Government agencies report 34 data breaches

Australian government agencies reported 34 data breaches over the last six months, with the majority taking longer than a month to put it on the record.

Angelene Falk

The government was once again among the top five sectors to notify data breaches to the Office of the Australian Information Commissioner, the latest OAIC report shows.

Only 71 per cent of government agencies identified an incident within 30 days of it occurring, and sixty-five per cent took longer than a month to report an incident after becoming aware of it.  

Government notifications were among a total of 446 reported over the last six months. Health service providers accounted for the greatest number of notifications (85), followed by finance (57),  legal, accounting and management services (35) and insurance (34).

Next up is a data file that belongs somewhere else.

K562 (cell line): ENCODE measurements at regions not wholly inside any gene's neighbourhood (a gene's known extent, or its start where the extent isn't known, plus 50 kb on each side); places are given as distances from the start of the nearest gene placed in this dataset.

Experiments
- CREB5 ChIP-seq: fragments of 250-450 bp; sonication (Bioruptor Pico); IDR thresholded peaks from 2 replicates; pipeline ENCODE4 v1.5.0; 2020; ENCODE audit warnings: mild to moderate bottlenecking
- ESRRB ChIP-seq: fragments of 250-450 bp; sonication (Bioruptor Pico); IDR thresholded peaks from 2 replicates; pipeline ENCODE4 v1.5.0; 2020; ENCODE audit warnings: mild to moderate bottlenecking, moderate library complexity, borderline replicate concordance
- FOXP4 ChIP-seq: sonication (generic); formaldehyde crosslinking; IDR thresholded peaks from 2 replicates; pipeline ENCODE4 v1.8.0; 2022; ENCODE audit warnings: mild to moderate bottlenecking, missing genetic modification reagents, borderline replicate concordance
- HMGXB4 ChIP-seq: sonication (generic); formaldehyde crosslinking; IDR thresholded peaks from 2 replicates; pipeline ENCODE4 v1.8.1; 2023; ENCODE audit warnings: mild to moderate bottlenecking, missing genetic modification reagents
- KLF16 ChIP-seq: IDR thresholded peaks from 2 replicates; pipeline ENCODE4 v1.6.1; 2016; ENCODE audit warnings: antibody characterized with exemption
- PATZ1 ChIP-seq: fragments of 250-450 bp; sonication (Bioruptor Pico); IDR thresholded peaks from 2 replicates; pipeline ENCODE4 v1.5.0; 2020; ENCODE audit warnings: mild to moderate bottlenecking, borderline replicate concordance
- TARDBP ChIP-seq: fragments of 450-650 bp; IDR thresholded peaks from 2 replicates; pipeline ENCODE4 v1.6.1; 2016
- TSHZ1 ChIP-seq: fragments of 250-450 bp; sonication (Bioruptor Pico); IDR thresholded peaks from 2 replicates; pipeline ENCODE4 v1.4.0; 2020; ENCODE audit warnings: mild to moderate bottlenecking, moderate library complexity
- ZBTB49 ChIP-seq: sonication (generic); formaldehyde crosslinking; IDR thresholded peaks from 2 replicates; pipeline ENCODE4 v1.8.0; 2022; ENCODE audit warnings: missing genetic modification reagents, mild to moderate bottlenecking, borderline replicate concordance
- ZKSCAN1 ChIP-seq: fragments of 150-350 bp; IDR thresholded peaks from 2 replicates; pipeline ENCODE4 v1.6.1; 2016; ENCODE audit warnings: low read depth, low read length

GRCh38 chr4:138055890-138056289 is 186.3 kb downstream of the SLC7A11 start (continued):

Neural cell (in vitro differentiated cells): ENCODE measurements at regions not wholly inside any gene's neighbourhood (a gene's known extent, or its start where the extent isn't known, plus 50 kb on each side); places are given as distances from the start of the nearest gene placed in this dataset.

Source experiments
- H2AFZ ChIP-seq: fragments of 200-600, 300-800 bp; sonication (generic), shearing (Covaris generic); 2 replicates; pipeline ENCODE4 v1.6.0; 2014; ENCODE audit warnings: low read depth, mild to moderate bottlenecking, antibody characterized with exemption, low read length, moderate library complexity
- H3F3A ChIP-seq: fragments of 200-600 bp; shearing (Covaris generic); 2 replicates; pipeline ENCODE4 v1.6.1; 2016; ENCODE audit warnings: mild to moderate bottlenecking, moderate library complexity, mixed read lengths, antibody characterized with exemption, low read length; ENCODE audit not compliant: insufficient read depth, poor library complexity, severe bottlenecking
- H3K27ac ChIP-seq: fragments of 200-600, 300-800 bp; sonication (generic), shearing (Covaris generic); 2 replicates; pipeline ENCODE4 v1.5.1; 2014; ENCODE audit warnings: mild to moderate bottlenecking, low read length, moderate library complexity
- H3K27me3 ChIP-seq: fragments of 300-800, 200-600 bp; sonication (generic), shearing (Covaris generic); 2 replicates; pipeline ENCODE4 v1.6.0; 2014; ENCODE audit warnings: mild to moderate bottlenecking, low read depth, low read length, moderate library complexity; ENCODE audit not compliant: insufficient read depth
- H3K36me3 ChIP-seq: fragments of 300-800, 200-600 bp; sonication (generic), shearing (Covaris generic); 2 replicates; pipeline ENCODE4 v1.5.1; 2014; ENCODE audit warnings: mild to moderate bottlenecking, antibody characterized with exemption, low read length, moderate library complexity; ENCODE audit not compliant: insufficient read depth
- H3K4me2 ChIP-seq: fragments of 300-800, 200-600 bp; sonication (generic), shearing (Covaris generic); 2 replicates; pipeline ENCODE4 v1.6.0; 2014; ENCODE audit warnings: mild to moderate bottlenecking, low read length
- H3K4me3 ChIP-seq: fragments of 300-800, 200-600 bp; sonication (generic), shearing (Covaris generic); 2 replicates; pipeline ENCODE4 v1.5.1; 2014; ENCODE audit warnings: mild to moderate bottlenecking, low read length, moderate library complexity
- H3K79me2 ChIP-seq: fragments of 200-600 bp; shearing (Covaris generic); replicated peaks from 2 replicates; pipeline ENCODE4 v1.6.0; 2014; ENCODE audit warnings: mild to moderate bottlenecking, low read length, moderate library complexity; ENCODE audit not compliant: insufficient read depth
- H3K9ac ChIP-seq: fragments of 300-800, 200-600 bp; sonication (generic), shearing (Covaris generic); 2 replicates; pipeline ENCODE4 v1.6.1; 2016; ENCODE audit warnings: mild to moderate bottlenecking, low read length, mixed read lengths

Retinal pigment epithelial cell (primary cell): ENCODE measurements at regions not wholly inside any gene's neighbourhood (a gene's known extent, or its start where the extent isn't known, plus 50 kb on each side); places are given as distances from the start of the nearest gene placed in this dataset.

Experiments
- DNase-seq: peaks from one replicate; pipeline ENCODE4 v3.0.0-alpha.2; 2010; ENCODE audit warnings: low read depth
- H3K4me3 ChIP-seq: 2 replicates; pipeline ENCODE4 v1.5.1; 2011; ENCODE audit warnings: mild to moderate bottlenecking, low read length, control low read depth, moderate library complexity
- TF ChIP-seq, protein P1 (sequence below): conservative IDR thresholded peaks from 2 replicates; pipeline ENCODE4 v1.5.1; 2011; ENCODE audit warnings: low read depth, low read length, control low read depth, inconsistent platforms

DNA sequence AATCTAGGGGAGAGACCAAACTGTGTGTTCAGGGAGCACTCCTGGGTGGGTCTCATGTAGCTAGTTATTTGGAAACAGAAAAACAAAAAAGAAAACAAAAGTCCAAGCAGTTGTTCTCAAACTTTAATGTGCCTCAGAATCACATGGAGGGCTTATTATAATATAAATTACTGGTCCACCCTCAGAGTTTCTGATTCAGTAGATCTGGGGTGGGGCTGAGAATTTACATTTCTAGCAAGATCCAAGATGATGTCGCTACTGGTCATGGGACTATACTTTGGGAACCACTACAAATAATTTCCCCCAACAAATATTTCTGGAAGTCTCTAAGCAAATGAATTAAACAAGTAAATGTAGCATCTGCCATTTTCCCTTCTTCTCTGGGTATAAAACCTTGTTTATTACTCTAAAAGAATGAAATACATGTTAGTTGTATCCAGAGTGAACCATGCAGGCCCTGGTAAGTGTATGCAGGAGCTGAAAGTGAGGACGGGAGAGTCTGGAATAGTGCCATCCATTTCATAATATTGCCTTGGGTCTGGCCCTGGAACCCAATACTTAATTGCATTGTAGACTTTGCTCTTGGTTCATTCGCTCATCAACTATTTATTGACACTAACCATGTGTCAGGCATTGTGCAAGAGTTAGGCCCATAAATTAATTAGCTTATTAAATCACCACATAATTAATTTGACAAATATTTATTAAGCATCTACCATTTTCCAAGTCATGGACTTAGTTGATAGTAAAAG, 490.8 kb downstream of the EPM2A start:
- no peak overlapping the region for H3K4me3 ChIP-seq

Malicious and criminal attacks are the main cause of data breaches for all sectors except government, where human error was the cause of 74 per cent of notified data breaches, continuing a theme from the previous report.

The report shows that 25 of the 34 government breaches notified were the result of human error, including eight cases where private information was sent to the wrong person.

Other human error breaches included the accidental release or publication of data, while malicious breaches included phishing, stolen credentials and hacking.

Need for vigilance

Although the government’s human error breaches were down from 88 per cent in the last report, Australian Information Commissioner and Privacy Commissioner Angelene Falk said government agencies need to remain vigilant. 

“Human error remains a major source of data breaches,” she said in a statement.

“Let’s not forget the human factor also plays a role in many cyber security incidents, with phishing being a good example.

“Organisations can reduce the risk of human error by educating staff about secure information handling practices and putting technological controls in place.” 

Overall, data breach notifications to the OAIC were down 16 per cent from the reporting period.

Ninety-three per cent of breaches involved information about fewer than 5,000 people.


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